WATCH: ‘It changed my life.’ DC nonprofit teaches tennis and more to disadvantaged kids

WASHINGTON — The 2018 Citi Open that begins next week in D.C. marks the 50th anniversary of the tennis tournament that has the unusual situation of being owned by a nonprofit that benefits from the event.

The Citi Open takes place July 28 through Aug. 5.

“This year should be an epic experience,” said Washington Tennis & Education Foundation (WTEF) President and CEO Rebecca Crouch-Pelham. “It’s the 50th anniversary, and we’re honoring Arthur Ashe’s legacy, and the proceeds are going to programs serving kids in Wards 7 and 8. So it’s almost like this year is a full-circle opportunity.”

Founded in 1955, the WTEF is committed to disrupting the poverty cycle and community inequities by providing, free of charge, a rare combination of tennis and education to disadvantaged children.

Seven- and 8-year-olds doing ball-hitting drills at the group’s east campus excitedly described to WTOP the fun of learning tennis, playing games in the computer lab, taking quizzes, doing puzzles and learning chess and math.

“I like being here because you make new friends and you do new things here,” said 7-year-old Naje Blocker. “We really like it here.”

These 7 and 8 year-olds take a break from practice drills at the WTEF East Campus. (WTOP/Kristi King)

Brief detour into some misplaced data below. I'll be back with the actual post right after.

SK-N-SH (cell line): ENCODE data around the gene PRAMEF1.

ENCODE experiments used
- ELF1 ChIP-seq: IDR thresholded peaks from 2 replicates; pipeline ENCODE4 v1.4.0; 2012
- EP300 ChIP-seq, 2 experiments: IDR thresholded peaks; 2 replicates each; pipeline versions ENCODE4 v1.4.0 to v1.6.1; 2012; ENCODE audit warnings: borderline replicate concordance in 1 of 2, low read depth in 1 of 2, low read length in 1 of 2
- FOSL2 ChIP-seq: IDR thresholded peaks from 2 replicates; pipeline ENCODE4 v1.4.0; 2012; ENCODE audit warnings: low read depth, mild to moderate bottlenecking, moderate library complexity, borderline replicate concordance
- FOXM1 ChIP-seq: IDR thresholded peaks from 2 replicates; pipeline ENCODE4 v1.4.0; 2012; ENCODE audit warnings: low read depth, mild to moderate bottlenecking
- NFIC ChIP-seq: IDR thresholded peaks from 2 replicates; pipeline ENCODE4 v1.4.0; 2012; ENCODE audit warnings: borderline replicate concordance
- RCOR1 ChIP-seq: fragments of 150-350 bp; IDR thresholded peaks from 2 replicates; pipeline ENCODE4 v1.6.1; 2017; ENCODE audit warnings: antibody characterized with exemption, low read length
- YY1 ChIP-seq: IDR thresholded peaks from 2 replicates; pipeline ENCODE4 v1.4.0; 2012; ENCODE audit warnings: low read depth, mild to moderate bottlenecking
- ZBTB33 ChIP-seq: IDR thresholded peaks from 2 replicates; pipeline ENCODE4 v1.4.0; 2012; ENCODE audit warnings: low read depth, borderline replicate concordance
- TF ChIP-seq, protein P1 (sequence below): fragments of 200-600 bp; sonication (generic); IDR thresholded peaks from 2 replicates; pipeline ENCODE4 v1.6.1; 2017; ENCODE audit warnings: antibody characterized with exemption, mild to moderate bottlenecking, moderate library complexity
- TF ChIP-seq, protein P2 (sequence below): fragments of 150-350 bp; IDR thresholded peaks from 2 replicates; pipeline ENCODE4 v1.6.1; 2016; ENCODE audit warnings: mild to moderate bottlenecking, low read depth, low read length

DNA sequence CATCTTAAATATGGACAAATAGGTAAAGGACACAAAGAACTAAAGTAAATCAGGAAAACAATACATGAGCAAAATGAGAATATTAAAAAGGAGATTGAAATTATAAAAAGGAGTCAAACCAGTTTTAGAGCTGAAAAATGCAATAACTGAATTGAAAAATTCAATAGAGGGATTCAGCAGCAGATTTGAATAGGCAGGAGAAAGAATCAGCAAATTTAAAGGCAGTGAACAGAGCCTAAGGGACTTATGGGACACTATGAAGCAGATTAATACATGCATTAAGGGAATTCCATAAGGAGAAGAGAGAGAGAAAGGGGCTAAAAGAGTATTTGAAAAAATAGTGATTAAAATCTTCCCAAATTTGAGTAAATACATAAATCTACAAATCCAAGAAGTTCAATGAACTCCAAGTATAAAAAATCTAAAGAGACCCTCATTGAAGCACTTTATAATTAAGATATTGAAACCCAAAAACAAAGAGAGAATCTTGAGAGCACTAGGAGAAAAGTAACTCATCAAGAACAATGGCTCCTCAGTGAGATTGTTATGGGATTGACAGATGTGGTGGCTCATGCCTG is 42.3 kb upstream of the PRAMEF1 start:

Seven- and 8-year-olds take a break from practice drills at the WTEF East Campus. (WTOP/Kristi King)

Children take turns hitting balls tossed to them by a teen aged employee of WTEF. (WTOP/Kristi King)
Children take turns hitting balls tossed to them by a teenage employee of WTEF. (WTOP/Kristi King)

Playing dodge-ball gets children familiar with moving around quickly on a tennis court. (WTOP/Kristi King)
Playing dodgeball gets children familiar with moving around quickly on a tennis court. (WTOP/Kristi King)

Some children participating in WTEF summer camp bring their own lunches, others eat meals provided by the organization. (WTOP/Kristi King)
Some children participating in WTEF summer camp bring their own lunches. Others eat meals provided by the organization. (WTOP/Kristi King)

When children aren't in the lunchroom, artist Aniekan Udofia continues work on the mural that will be put on display at the William H.G. FitzGerald Tennis Center in Rock Creek Park. (WTOP/Kristi King)
When children aren’t in the lunchroom, artist Aniekan Udofia continues work on the mural that will be put on display at the William H.G. FitzGerald Tennis Center in Rock Creek Park.

Students participating with the Washington Tennis and Education Foundation don't spend all their time on the court - classroom work also is part of the schedule. (WTOP/Kristi King)